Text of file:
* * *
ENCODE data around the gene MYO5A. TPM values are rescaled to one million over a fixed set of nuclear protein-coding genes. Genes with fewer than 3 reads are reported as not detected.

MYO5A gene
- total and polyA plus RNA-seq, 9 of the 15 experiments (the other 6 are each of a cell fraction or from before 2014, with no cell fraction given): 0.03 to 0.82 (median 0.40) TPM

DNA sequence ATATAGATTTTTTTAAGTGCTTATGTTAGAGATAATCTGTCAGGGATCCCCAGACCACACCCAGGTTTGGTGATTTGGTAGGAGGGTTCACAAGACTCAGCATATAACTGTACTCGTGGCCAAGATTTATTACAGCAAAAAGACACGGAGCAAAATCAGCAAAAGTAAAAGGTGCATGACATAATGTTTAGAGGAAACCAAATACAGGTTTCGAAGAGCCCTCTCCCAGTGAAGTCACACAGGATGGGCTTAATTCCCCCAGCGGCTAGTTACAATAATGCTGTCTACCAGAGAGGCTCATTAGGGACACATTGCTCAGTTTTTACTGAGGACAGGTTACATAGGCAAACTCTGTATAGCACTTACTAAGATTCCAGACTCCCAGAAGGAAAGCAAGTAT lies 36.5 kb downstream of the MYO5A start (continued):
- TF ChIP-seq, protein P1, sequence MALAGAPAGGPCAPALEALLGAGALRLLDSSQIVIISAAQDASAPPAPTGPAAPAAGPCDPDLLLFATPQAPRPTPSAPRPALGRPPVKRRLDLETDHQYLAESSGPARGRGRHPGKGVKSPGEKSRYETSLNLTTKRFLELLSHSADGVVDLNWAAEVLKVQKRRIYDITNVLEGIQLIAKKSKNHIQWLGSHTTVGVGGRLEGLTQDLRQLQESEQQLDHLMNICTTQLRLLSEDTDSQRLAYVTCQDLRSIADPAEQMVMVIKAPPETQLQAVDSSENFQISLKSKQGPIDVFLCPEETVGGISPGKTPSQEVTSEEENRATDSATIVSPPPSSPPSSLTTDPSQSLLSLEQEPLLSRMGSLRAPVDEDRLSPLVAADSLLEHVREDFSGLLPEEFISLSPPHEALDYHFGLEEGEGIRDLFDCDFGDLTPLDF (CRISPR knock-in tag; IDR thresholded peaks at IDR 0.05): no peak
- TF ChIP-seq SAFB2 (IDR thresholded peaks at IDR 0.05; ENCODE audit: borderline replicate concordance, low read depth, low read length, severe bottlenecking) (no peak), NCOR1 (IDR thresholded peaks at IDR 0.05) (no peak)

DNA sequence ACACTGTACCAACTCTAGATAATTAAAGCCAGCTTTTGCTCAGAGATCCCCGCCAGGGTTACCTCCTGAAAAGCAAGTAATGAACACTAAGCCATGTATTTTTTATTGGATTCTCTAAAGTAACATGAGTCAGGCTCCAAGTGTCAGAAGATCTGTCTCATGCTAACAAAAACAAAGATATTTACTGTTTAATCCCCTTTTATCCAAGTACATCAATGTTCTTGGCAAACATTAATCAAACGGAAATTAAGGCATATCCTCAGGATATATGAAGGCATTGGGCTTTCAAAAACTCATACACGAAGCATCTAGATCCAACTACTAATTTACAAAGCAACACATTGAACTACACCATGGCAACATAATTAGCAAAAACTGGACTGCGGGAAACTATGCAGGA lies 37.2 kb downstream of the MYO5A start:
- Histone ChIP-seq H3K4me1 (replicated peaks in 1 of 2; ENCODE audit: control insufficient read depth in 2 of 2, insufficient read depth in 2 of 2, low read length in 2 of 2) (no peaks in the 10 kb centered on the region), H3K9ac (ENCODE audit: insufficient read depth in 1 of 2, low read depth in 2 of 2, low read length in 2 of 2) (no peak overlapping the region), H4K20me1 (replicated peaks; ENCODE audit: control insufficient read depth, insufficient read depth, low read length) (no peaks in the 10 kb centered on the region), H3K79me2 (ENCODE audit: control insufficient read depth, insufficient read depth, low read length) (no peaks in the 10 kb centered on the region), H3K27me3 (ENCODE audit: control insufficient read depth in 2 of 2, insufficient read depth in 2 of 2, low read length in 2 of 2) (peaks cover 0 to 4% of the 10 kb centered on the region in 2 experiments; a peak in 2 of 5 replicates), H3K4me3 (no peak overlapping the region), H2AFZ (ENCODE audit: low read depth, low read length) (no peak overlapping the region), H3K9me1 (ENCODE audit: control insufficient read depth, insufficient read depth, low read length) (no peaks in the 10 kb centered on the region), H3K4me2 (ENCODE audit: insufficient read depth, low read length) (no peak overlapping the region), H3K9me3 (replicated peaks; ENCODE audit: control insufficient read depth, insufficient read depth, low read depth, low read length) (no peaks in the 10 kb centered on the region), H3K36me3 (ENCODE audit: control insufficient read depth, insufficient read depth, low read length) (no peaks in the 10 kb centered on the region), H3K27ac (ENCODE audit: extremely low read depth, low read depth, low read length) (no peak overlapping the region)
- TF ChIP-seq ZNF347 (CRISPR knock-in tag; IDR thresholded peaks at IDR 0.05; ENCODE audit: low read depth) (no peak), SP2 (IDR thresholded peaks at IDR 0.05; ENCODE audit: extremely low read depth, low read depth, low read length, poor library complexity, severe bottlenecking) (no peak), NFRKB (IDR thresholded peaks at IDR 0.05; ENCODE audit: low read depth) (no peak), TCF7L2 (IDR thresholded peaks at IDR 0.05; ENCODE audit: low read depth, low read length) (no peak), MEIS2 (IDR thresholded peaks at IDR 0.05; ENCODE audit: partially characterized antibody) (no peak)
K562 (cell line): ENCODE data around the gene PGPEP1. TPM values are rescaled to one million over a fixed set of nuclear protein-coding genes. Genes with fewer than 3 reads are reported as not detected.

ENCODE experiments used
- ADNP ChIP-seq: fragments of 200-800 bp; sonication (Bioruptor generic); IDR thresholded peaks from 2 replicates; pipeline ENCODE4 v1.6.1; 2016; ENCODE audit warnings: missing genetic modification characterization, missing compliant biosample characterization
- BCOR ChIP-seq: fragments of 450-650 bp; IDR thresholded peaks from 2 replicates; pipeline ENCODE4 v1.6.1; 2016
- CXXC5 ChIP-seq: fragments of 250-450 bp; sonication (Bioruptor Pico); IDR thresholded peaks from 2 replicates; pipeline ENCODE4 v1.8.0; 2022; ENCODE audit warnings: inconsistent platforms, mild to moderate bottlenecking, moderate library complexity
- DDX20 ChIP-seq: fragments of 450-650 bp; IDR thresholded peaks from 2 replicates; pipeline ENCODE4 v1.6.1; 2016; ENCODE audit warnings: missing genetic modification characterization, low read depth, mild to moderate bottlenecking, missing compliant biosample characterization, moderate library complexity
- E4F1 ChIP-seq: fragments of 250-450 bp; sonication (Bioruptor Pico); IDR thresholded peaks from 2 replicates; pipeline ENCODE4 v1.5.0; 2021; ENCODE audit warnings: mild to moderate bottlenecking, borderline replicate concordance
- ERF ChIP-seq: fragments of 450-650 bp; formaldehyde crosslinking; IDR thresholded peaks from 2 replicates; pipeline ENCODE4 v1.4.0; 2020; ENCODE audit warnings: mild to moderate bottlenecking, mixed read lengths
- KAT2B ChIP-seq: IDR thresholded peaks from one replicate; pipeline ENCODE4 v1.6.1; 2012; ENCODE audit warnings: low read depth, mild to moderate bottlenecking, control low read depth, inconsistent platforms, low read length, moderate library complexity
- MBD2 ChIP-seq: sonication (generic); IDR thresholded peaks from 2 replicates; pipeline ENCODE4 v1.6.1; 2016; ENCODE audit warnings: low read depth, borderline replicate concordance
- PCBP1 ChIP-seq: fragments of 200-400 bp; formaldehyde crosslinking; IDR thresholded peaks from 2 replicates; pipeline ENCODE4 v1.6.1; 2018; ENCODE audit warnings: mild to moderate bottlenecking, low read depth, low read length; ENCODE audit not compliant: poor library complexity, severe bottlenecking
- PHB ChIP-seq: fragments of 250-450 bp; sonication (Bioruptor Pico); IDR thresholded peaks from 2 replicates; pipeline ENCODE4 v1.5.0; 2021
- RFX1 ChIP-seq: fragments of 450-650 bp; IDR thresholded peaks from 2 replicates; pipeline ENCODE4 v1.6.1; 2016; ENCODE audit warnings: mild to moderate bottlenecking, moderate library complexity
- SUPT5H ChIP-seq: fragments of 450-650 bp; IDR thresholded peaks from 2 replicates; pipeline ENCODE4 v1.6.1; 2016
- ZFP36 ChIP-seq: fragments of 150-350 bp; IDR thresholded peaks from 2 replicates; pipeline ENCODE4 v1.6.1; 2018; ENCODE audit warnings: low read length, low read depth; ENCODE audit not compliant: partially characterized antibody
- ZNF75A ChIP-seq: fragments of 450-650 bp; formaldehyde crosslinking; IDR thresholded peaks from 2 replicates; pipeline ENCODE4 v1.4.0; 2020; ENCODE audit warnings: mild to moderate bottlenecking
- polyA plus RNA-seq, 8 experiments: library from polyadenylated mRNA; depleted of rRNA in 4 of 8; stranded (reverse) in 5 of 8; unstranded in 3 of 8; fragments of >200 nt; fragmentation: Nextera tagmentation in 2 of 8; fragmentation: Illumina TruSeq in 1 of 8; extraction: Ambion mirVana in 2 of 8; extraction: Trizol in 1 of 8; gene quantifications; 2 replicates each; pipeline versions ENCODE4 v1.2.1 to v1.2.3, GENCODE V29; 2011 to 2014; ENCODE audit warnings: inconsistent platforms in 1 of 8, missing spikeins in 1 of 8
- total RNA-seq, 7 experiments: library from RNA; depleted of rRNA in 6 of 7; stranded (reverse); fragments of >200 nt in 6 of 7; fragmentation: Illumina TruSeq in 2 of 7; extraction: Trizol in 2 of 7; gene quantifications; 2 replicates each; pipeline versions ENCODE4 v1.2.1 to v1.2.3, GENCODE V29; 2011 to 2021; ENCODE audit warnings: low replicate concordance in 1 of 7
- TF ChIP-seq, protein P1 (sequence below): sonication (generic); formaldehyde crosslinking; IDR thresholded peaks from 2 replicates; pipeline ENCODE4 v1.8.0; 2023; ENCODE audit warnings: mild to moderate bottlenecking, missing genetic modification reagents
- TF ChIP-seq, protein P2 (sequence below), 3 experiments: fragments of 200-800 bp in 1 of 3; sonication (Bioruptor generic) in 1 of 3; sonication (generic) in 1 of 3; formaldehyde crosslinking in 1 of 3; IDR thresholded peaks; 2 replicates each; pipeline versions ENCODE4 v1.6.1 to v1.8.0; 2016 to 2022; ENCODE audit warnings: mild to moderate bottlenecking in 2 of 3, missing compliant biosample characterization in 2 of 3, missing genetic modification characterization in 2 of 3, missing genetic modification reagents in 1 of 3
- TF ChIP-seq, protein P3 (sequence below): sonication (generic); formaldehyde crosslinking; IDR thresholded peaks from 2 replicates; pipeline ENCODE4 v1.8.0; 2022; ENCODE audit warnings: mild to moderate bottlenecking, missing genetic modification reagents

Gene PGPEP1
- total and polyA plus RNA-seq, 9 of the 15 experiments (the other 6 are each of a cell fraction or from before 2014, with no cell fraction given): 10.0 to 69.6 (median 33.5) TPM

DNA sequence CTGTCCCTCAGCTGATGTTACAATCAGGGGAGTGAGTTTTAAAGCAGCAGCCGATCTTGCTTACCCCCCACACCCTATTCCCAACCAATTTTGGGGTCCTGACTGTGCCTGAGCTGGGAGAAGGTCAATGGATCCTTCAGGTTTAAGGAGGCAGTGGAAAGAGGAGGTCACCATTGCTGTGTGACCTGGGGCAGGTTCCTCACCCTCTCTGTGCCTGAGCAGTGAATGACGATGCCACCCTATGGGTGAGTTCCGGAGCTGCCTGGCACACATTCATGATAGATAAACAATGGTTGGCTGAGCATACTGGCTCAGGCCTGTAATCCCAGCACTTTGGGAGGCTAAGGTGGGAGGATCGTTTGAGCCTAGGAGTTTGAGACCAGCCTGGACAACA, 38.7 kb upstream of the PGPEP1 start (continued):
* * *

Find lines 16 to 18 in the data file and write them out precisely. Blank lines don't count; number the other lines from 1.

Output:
- E4F1 ChIP-seq: fragments of 250-450 bp; sonication (Bioruptor Pico); IDR thresholded peaks from 2 replicates; pipeline ENCODE4 v1.5.0; 2021; ENCODE audit warnings: mild to moderate bottlenecking, borderline replicate concordance
- ERF ChIP-seq: fragments of 450-650 bp; formaldehyde crosslinking; IDR thresholded peaks from 2 replicates; pipeline ENCODE4 v1.4.0; 2020; ENCODE audit warnings: mild to moderate bottlenecking, mixed read lengths
- KAT2B ChIP-seq: IDR thresholded peaks from one replicate; pipeline ENCODE4 v1.6.1; 2012; ENCODE audit warnings: low read depth, mild to moderate bottlenecking, control low read depth, inconsistent platforms, low read length, moderate library complexity